Nationality and the authentic anarchism of Proudhon

Pierre-Joseph Proudhon (1809 – 1865) was the first one to call himself an anarchist. He was also one of the most influential writers within the 19th century Left of France and Belgium. Together with anarchists like Mikhail Bakunin and Elisée Reclus, he has been very important for the historical anarchist movement in these countries.

Proudhon (lying at his death bed at the picture) openly opposed nationalist movements in Poland, Hungary, and Italy. In 1851 he declared : “If then science, and no longer religion or authority, is taken in every land as the rule of society, the sovereign arbiter of interests, government being void, all the legislation of the universe will be in harmony. There will no longer be nationality, no longer fatherland, in the political sense of the words: they will mean only places of birth.”
And 11 years later he wrote : "I will never put devotion to my country before the rights of Man. If the French Government behaves unjustly to any people, I am deeply grieved and protest in every way that I can.”
In the Principle of Federation (1863) he argued that nationalism inevitably leads to war. To reduce the power of nationalism Proudhon called for a Federal Europe. He advocated a federation of autonomous communes. He believed that Federalism was "the supreme guarantee of all liberty and of all law, and must, without soldiers or priests, replace both feudal and Christian society." Proudhon went on to predict that "the twentieth century will open the era of federations, or humanity will begin again a purgatory of a thousand years."
But his antinationalist notions and strong opposition to the ideas of Napoleon Bonaparte were somewhat diluted by his own Francophilism. Proudhon (1851) : “It was the mania for annexation which, under the Convention and the Directory, aroused the distrust of other nations against the Republic, and which, giving us a taste for Bonaparte, brought us to our finish at Waterloo. Revolutionize, I tell you. Your frontiers will always be long enough and French enough if they are revolutionary.”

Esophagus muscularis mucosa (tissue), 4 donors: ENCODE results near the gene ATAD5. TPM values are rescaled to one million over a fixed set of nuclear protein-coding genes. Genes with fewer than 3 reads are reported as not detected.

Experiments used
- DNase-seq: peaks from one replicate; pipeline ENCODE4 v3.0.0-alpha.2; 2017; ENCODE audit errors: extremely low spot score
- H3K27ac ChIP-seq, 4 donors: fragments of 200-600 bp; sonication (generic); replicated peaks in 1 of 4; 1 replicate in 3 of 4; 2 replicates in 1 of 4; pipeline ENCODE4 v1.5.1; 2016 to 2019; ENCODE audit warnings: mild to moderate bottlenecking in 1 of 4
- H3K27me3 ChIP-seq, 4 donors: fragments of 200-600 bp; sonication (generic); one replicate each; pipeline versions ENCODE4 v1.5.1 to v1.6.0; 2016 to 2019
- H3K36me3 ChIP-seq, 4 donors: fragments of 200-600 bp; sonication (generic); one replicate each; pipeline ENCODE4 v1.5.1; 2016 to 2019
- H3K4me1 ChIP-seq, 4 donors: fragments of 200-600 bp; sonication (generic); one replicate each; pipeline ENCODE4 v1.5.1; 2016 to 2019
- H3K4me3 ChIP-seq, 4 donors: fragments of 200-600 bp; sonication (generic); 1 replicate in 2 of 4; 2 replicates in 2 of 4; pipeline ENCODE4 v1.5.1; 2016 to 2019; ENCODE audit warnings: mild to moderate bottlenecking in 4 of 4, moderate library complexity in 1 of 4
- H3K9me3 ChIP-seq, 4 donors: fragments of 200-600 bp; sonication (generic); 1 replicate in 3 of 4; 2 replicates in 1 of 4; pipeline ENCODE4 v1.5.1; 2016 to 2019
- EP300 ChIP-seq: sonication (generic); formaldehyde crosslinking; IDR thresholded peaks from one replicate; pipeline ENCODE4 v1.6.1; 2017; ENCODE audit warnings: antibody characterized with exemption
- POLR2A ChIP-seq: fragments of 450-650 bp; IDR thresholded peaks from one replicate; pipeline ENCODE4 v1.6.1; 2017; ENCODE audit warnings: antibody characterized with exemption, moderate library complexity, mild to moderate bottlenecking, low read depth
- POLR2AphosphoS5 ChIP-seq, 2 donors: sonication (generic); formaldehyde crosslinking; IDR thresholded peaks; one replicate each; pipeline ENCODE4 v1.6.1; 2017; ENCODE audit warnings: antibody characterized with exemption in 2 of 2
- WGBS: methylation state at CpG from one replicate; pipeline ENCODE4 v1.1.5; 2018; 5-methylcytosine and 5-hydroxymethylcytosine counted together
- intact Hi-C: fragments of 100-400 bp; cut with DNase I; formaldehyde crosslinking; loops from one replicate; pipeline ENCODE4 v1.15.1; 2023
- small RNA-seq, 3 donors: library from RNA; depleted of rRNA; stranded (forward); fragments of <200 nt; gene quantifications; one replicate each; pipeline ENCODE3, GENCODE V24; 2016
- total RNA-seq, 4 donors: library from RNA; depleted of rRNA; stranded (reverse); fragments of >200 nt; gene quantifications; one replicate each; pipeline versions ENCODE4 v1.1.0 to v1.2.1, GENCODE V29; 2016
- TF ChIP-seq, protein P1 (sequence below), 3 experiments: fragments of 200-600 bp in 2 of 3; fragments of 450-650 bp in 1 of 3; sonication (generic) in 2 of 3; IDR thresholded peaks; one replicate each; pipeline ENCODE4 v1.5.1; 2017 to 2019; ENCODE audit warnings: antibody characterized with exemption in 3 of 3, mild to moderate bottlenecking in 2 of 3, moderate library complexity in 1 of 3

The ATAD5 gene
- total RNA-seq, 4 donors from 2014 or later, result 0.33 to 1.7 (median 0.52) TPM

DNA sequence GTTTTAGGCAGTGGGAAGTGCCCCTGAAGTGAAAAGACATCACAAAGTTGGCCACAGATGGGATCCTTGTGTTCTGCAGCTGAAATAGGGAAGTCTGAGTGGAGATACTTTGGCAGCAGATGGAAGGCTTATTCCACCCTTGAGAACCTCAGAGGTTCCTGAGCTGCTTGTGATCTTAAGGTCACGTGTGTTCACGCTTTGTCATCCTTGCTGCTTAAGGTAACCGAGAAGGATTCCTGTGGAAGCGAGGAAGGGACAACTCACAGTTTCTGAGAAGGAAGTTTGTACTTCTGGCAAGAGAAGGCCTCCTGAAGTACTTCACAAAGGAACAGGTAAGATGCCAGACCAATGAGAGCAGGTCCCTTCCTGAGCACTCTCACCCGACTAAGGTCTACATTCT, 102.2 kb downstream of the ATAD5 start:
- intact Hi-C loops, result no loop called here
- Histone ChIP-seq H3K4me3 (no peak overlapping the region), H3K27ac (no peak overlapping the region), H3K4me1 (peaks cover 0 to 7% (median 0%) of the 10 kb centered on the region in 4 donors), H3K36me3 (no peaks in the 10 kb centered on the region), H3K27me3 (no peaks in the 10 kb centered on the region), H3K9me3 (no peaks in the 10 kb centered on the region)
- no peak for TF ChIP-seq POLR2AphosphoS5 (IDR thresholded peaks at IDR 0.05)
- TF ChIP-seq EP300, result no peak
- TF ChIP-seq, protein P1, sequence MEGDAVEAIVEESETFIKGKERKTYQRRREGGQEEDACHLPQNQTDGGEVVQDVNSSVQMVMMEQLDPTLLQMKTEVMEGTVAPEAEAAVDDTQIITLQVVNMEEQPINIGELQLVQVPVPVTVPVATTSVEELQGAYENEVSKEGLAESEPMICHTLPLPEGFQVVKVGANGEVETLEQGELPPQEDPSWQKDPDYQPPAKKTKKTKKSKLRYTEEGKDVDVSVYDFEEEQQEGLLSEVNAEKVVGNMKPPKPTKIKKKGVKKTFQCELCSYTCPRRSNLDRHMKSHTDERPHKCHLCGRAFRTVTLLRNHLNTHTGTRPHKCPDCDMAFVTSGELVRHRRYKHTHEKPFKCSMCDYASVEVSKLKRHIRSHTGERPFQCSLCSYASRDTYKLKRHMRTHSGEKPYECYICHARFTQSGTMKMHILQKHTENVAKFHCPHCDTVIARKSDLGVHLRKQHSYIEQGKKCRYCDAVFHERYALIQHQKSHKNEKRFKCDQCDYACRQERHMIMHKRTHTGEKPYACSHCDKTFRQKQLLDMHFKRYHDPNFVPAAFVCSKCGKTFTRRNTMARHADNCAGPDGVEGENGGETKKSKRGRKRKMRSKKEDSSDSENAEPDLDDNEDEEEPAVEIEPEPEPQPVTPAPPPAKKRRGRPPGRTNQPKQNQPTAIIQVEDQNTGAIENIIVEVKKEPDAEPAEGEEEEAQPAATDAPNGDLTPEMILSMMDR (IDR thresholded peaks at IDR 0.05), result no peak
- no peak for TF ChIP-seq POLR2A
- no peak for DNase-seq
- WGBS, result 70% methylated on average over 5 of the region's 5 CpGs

In 1995, Murray Bookchin wrote that Proudhon “attempted to formulate a fairly concrete image of a libertarian society. Based on contracts, essentially between small producers, cooperatives, and communes, Proudhon's vision was redolent of the provincial craft world into which he was born. But his attempt to meld a patroniste, often patriarchal notion of liberty with contractual social arrangements was lacking in depth. The craftsman, cooperative, and commune, relating to one another on bourgeois contractual terms of equity or justice rather than on the communist terms of ability and needs, reflected the artisan's bias for personal autonomy, leaving any moral commitment to a collective undefined beyond the good intentions of its members.”
Indeed, Proudhon did not advocate the principle “from each according to ability, to each according to need”. Leftists like Karl Marx, Errico Malatesta and others did do that later. The phrase summarizes the idea that, under a communist system, every person shall produce to the best of his or her ability in accordance with his/her talent, and each person shall receive the fruits of this production in accordance with his/her need, irrespective of what he or she has produced.